OB Planners vote against changing FAR – floor area ration
by Andy Cohen / Special to the OB Rag
It was a setup. The city planners sent a somewhat green representative to the packed Ocean Beach Planning Board meeting to discuss the easing of building restrictions in Ocean Beach. The poor woman was apparently not aware of the voracity with which residents of OB are willing to protect the unique character and lifestyle they have enjoyed for decades in the rather eclectic neighborhood. The room was filled with such residents.
Amanda was sent in to discuss the City of San Diego Planners proposal to raise the floor area ratio (FAR) from the current standard of .7 in Ocean Beach to .9, or the current San Diego city standard of 1.2.
Floor area ratio is defined as the total covered area of all floors of all buildings on a particular plot of land. With a FAR of 1.0, the equivalent of ALL of the plot area is covered by livable space. The .7 FAR for OB originally designated the area for low density development. And although that measure has remained in place for many years, OB is now considered to be a medium density neighborhood, with developer designs on making it a high density development area.
But as anyone who has spent a mere five minutes in Ocean Beach can attest, this is not your average community, and such changes are viewed by local residents as a major threat to what makes Ocean Beach so unique.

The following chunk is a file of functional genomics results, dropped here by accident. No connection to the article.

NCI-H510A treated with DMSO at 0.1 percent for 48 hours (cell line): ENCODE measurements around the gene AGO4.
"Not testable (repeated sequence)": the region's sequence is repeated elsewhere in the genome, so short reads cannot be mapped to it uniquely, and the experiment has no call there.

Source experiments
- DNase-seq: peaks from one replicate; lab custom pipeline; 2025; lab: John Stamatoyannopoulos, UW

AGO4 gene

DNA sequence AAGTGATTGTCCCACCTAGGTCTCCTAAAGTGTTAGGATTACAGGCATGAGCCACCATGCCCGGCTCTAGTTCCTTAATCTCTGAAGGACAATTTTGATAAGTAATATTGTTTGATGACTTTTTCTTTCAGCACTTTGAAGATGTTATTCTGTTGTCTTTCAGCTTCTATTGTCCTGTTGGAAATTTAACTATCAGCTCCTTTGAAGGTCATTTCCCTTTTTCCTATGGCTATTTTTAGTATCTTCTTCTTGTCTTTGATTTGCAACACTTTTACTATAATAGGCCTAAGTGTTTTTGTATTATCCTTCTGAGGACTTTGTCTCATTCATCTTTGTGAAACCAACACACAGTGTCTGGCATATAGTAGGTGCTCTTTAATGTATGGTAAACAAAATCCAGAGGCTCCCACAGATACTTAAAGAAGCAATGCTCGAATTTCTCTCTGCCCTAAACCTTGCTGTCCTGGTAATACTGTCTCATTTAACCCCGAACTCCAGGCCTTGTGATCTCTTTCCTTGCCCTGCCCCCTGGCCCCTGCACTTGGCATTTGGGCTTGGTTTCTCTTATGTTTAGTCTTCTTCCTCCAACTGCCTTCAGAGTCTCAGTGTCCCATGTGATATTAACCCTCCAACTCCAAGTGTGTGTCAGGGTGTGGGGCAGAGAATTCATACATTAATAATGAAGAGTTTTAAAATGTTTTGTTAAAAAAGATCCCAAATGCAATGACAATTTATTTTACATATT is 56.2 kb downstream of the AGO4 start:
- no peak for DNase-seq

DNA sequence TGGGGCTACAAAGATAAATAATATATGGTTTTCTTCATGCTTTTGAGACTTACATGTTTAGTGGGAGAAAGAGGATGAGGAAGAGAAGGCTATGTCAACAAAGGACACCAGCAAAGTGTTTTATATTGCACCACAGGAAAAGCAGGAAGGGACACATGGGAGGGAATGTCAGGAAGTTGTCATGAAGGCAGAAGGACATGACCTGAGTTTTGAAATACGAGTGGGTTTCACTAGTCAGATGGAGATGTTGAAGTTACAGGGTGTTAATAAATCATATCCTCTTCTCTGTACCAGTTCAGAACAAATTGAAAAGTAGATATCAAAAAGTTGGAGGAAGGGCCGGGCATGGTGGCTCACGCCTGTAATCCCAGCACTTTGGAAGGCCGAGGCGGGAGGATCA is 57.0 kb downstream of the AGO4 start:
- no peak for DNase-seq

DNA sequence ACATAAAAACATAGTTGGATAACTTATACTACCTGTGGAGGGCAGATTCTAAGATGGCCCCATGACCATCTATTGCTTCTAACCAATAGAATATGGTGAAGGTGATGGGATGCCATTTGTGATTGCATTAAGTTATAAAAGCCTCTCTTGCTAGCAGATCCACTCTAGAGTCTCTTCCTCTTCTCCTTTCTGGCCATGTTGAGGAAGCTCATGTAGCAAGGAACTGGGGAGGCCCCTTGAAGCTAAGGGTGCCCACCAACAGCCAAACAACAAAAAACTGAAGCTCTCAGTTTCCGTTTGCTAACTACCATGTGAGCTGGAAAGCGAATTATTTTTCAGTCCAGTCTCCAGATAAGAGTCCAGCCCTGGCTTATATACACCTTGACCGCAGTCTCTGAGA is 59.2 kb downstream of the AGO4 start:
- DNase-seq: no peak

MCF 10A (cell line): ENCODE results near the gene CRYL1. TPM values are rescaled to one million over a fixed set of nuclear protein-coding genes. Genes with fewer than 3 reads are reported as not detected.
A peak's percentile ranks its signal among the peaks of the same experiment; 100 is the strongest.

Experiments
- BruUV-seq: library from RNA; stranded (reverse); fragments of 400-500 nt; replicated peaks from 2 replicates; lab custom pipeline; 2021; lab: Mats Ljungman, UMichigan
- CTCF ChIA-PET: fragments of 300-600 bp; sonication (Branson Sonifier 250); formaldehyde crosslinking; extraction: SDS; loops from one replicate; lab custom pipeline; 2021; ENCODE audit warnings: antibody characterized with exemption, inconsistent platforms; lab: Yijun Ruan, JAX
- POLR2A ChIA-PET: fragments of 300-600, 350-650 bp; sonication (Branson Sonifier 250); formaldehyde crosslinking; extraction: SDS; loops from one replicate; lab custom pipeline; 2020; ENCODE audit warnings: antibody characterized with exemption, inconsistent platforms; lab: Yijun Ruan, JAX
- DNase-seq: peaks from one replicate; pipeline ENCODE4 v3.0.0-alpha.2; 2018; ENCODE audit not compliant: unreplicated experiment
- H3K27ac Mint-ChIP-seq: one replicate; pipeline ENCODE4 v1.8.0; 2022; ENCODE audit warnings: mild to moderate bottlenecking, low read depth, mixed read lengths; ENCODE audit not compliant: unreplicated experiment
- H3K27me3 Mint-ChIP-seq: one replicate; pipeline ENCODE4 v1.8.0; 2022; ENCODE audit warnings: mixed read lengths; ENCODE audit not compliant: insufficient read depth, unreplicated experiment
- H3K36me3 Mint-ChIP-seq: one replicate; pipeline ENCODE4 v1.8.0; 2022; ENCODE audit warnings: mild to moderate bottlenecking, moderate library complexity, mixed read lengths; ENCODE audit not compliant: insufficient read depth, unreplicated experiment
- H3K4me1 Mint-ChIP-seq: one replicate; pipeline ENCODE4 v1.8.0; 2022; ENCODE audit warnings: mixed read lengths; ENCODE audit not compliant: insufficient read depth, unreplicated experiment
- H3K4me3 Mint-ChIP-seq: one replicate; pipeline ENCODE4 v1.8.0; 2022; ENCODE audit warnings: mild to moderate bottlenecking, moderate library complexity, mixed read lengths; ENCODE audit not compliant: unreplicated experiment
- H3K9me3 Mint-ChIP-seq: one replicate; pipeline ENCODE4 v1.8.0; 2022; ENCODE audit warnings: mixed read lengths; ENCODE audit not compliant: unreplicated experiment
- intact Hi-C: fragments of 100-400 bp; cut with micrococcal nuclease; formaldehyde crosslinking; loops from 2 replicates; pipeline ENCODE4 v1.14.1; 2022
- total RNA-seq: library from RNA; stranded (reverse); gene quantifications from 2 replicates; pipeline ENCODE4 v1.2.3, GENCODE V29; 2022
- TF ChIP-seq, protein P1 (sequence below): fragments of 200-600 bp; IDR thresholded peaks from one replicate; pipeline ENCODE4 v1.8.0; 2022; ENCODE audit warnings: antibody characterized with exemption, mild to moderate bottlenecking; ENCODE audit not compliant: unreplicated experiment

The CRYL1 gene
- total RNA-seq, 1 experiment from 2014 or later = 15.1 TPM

Speaker after speaker voiced their concern and their desire to maintain the character of this island of nostalgia. There was anxiety over the eventuality that changing the FAR would result in Ocean Beach losing the traditional cottages that have lined the streets since the community first began. There were comparisons to Mission Beach and Pacific Beach, and how Ocean Beach stood in danger of being converted into a mish-mosh of big box apartment buildings and condos without soul that would alter forever the small town character that has always been the identity of Ocean Beach.
In an area that has already increased in urban density far beyond its original community plan, the residents and board feared that by increasing the FAR, Ocean Beach would become more dense, more choked with traffic, further exacerbating the already strained parking situation. It was mentioned that in the past the City had tried to introduce more paid parking into OB and was met with a huge backlash from the locals. The residents concluded that an increased FAR would necessitate paid parking in the area, which is not something they are willing to consider.
In the end it was unanimous, and Amanda was sent back to the City Planners’ office with a clear message: Don’t mess with Ocean Beach!
Other agenda items: San Diegans 4 Great Schools made another presentation similar to the one made at the town council meeting several nights ago. And once again they were met with great skepticism. It was made clear that the group really has no defined purpose, no clear goal other than to improve the performance of San Diego schools with no specific methodology for doing so other than adding four members to the school board.
And there is a compelling argument for doing so: Tyler Cramer, the presenter, explained that of the 15 largest urban school districts, only Long Beach has a school board as small as five members. Most, he said, have at least seven and as many as 13. It was not clear, however, how that would facilitate improving the performance level of San Diego’s schools.